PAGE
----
1. Please check and comment entries here.
Table of Contents

    Topic review

    Shugoshin

    View times: 6
    Submitted by: FNU RAVINDER KUMAR

    Definition

    Shugoshin (meaning “guardian spirit” in Japanese) is a homo-dimeric phospho-protein belonging to the shugoshin protein family. Shugoshin is conserved from single-celled yeast to multicellular mammals including humans. Shugoshin shares several structural features with other members of the shugoshin family, including a basic region at the C-terminus that is essential for centromere binding, chromosome localization, and an N-terminal coiled-coil domain that may regulate its dimerization and interaction with other proteins.

    1. Introduction

    Proper cell division is a foremost requirement for reproduction as well as for the survival and continuity of every species. Mis-segregation of the genome during cell division leads to aneuploidy, which is closely associated with numerous medical consequences ranging from tumorigenesis to sterility, mental retardation, spontaneous abortion, and other birth-related defects [1][2][3][4][5][6]. To ensure that the genetic blueprint is duplicated and distributed precisely during cell division, cells employ several mechanisms operating either independently or in coordination with one another. Proper and timely removal of cohesin is an example of one such mechanism. Cohesin, a multiprotein complex, holds sister chromatids together from DNA duplication in S-phase until the onset of anaphase. The premature or untimely loss of cohesion as a result of abrupt separase activity leads to chromosome mis-segregation. Hence, cohesin cleavage by separase is kept under tight cellular control [7][8]. Apart from its prime role of holding sister chromatids together, cohesin is also known for its involvement in diverse cellular processes discussed elsewhere [9]. A detailed account of cohesin and separase falls outside the scope of the present review, and these aspects are summarized elsewhere [8][10]. Apart from the timely cleavage of cohesin, several other mechanisms including DNA damage checkpoint (DDC), spindle assembly checkpoint (SAC), separase activation, and centriole duplication (and maybe more which remain unidentified) ensure that the genetic endowment of the cell or organism, i.e., its genome is duplicated and separated properly. A detailed discussion of all such mechanisms is difficult in the present review, may require a separate volume, and can be found elsewhere [8][11][12][13][14][15][16].

    2. Shugoshin Background

    Shugoshin (meaning “guardian spirit” in Japanese) is a homo-dimeric phospho-protein belonging to the shugoshin protein family [17][18]. Shugoshin is conserved from single-celled yeast to multicellular mammals including humans. Shugoshin shares several structural features with other members of the shugoshin family, including a basic region at the C-terminus that is essential for centromere binding, chromosome localization, and an N-terminal coiled-coil domain that may regulate its dimerization and interaction with other proteins [19][20][21][22]. Initially, shugoshin was discovered in the fruit fly, D. melanogaster , as a peri-centromeric protein (at the time referred to as MEI-S332) required for the protection of Rec8 (meiotic-specific cohesin subunit) from separase action and its persistence during meiosis-I [23][24][25]. Later, a protein factor with a function equivalent to MEI-S332 was discovered in other eukaryotic species including yeast, insects, vertebrates, and plants [26][27][28][29][30][31].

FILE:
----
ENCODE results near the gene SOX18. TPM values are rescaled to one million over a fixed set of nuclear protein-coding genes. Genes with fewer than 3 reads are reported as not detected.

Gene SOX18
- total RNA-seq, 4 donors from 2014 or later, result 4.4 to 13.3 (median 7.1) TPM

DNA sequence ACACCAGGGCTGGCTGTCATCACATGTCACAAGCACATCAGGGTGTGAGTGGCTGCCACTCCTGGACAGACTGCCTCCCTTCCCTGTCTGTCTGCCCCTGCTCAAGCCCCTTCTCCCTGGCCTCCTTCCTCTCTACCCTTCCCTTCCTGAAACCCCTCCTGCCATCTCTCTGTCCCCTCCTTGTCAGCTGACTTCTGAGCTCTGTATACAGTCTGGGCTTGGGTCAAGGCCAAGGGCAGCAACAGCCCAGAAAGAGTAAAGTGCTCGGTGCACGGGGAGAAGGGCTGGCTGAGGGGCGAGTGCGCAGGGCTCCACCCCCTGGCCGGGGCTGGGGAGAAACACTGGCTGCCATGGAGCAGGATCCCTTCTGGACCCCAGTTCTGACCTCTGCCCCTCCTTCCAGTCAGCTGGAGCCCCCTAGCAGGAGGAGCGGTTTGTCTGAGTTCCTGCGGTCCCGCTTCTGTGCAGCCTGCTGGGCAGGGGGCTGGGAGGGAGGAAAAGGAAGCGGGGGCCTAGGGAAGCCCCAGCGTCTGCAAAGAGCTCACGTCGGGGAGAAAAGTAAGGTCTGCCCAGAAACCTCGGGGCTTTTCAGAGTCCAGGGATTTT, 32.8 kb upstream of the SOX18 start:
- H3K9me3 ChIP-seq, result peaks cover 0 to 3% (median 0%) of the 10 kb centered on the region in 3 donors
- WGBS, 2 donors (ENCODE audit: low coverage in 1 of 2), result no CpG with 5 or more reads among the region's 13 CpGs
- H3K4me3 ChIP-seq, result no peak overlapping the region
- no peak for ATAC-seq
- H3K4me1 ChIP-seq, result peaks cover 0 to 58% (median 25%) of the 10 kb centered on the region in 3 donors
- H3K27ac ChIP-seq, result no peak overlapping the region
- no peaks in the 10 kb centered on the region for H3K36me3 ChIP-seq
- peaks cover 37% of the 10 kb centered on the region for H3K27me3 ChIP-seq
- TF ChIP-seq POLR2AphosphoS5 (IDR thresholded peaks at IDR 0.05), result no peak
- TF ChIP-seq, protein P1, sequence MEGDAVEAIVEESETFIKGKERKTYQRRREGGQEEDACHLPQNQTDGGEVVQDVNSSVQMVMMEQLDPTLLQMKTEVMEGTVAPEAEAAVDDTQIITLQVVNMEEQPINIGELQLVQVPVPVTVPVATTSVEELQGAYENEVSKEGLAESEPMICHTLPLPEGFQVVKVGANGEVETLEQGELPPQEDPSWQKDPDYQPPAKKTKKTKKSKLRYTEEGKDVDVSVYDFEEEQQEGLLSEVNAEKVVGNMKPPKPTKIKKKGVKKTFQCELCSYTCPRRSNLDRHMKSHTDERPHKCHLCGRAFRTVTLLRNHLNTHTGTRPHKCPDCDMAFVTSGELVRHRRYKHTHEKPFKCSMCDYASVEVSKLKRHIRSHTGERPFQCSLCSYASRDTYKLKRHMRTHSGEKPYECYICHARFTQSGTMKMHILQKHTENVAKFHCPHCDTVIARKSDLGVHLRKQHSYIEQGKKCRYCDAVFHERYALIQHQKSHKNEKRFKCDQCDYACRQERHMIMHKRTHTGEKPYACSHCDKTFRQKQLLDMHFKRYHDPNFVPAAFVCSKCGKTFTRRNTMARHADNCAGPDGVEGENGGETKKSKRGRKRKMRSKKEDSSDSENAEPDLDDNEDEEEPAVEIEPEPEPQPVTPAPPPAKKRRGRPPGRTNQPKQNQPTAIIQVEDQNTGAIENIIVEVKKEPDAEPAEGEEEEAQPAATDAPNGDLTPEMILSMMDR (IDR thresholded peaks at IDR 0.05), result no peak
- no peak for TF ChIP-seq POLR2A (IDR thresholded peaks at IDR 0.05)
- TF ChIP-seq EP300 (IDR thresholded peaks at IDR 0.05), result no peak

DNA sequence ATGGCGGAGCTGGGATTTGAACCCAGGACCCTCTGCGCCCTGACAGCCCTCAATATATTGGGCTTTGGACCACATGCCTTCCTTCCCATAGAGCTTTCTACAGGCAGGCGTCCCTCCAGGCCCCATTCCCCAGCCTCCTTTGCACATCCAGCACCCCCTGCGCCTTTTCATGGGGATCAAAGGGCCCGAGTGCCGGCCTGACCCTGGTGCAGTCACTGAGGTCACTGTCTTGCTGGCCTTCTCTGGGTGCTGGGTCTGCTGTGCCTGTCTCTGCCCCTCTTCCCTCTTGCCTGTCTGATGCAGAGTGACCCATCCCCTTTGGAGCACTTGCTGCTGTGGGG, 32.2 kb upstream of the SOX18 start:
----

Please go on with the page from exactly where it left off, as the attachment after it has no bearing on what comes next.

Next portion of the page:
Based on the sequence (at the gene and protein levels) and structural analysis, it has been observed that all eukaryotic species studied to date possess either one or two genes coding for shugoshin (referred to as SGO1 and SGO2 ), although several splicing isoforms of shugoshin have been reported in higher eukaryotes [32]. Table 1 shows the number of genes coding for shugoshin in different species. The reason why some species (for example, Saccharomyces cerevisiae ) possess only one gene for shugoshin and others two (for example, fission yeast, humans) remains elusive. In human cells, a combined total of 10 splicing isoforms (for SGO1 and SGO2 ) have been identified ( http://www.uniprot.org/uniprot/?query=hugoshin%2C+homo+sapiens&sort=score (accessed on 4 March 2021)). Information related to different isoforms of human SGO1 and SGO2 , including the number of amino acid residues and molecular mass, is given in Table 2 . The size or number of amino acid residues in shugoshin and molecular mass vary significantly across different eukaryotic species [31] as well as among different isoforms within the same species (for example, Homo sapiens , Table 2 ). It is important to mention that different shugoshin paralogs are known to exhibit different properties depending on the species under consideration. The expression pattern or profile of shugoshin paralogs may be cell cycle-dependent (i.e., mitosis or meiosis). For example, in fission yeast SGO2 is expressed in both mitosis and meiosis while SGO1 is meiosis-specific [26]. Like fission yeast, mouse SGO2 is required for the completion of meiosis but not for mitosis, suggesting its cell cycle-specific expression [33].

    Table 1. Number of genes coding for shugoshin in different species.

    Species No. of Genes Kingdom References
    Saccharomyces cerevisiae 1 Fungi *
    Schizosaccharomyces pombe 2 Fungi *
    Mus musculus 2 Animalia Uniprot
    Arabidopsis thialana 2 Plantae Uniprot
    §Homo sapiens 2 Animalia Uniprot
    Drosophila melanogaster 1 Animalia Uniprot